If TR library happens, success will be years in determining
This week, the North Dakota Legislature voted to move along a proposed Theodore Roosevelt presidential library, a high-profile, high priority item for Gov. Doug Burgum.
Initially proposed to be recipient of investment from earnings from the Legacy Fund, instead the House voted 76 -16 to use $50 million from the state treasury and loans from the state-owned Bank of North Dakota to help fund operating and maintenance costs of the proposed library in Medora. The money must be matched by $100 million in private funds to build the facility, of which $10 million would be used to digitize presidential documents at Dickinson State University.
The Senate approved the measure Tuesday night and it now goes to Burgum for his signature.
Response has been mixed about the proposal. Certainly Roosevelt’s experiences in and appreciation of North Dakota are a proud part of our heritage, and part of Roosevelt’s life with which many outside of North Dakota are unfamiliar.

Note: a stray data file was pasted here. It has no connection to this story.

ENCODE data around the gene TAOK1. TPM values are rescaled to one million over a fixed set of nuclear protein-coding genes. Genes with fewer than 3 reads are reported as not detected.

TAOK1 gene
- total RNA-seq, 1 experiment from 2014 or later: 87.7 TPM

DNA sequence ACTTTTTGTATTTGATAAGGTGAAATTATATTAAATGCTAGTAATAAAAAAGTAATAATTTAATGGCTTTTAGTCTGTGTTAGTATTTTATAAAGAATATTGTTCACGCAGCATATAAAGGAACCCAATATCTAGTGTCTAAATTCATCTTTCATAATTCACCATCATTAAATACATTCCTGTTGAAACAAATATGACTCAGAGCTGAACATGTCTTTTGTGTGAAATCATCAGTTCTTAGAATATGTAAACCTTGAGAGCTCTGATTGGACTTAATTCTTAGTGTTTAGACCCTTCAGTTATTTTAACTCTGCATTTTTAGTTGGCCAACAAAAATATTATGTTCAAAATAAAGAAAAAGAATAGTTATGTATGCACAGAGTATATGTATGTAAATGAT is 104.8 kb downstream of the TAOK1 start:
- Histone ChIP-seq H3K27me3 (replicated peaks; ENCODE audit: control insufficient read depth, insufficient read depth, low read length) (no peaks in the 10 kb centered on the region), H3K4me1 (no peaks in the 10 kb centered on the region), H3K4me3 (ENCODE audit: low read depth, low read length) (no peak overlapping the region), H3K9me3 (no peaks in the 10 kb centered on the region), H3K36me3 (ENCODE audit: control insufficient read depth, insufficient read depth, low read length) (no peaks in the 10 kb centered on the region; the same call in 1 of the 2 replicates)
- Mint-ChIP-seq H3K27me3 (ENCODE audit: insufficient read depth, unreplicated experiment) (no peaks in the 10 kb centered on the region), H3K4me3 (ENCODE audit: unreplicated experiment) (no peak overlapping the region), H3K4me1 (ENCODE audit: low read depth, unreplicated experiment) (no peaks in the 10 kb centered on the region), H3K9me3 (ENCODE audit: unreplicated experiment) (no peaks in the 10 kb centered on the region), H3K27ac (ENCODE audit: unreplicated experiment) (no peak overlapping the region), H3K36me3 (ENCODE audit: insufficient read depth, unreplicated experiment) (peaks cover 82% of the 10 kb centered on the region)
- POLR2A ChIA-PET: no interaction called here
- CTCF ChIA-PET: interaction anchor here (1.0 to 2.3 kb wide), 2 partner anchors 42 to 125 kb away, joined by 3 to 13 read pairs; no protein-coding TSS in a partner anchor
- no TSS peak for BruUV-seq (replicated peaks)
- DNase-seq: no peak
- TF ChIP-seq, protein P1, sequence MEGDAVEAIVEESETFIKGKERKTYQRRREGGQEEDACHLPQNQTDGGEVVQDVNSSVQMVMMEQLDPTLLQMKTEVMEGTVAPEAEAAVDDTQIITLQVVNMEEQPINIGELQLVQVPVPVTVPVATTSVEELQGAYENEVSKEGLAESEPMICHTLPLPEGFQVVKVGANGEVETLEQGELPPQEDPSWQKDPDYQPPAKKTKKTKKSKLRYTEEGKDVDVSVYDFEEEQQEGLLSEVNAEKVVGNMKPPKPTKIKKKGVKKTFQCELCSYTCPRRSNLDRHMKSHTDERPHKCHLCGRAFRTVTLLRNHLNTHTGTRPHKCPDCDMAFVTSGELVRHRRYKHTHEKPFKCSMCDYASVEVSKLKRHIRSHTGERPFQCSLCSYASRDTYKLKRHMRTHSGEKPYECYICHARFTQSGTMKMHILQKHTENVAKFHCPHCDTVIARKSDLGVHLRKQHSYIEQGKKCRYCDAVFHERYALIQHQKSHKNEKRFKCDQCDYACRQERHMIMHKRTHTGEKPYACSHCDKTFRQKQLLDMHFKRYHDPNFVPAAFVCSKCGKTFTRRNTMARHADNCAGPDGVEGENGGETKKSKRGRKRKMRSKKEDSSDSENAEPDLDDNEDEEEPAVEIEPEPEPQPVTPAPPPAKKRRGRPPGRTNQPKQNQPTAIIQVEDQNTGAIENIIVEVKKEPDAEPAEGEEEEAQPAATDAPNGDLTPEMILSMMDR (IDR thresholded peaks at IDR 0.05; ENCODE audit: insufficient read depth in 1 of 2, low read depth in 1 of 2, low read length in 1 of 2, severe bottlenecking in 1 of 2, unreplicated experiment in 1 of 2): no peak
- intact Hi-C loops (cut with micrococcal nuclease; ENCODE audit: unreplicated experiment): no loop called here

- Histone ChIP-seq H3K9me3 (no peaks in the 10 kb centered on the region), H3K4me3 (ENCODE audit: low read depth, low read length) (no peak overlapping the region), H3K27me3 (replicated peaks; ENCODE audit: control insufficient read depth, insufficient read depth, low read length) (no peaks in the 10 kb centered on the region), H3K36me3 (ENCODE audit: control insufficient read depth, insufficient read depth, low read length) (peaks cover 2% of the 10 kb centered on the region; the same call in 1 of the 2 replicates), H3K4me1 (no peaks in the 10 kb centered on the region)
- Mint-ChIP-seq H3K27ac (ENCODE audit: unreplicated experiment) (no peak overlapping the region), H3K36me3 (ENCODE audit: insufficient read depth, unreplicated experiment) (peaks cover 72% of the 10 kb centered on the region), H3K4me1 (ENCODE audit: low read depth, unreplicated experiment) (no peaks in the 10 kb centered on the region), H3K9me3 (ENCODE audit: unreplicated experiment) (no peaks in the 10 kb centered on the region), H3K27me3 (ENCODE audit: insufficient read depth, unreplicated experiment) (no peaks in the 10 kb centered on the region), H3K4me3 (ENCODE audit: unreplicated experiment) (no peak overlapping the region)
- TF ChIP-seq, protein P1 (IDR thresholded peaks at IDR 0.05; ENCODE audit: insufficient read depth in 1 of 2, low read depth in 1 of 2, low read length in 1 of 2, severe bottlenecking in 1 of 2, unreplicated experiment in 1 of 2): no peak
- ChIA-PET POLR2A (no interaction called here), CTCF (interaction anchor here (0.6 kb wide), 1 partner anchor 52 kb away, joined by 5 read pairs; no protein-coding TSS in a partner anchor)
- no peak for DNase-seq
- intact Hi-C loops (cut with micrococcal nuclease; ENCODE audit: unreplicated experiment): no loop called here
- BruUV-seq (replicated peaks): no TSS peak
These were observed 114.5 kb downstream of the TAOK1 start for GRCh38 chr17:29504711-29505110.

However, while celebrating a highlight of our own history is a worthwhile goal, it is no small investment at a time when there are plenty of other priorities. Yes, the private funding component makes the proposition more palatable to some.
That said, ultimately the success of the proposed museum is going to be based on its ability to draw tourists and visitors beyond those visiting Medora or the vicinity. Success will mean drawing from the larger audience of North Dakota in general, surrounding states and visitors passing through the region to elsewhere with no initial intent to visit state attractions. As has been said, will it be an attraction to get people off of main roads?
If funds are raised and all goes as envisioned, it will still be years before taxpayers in the state will know if it was a wise investment. By that time, we would have a different Legislature either to earn credit or derision based on the level of success.
The proposed library must be a draw for visitors in order to be declared a success. Infrastructure itself, even that celebrating such an interesting aspect of our history, might be a source of pride. But investment must offer returns, and in this case, that means a successful tourist attraction and thus an economic generator.
It will be quite some time, assuming Burgum signs the legislation and private funds come through, before we know if this was a good idea or a good idea that is also a success.
What do you think?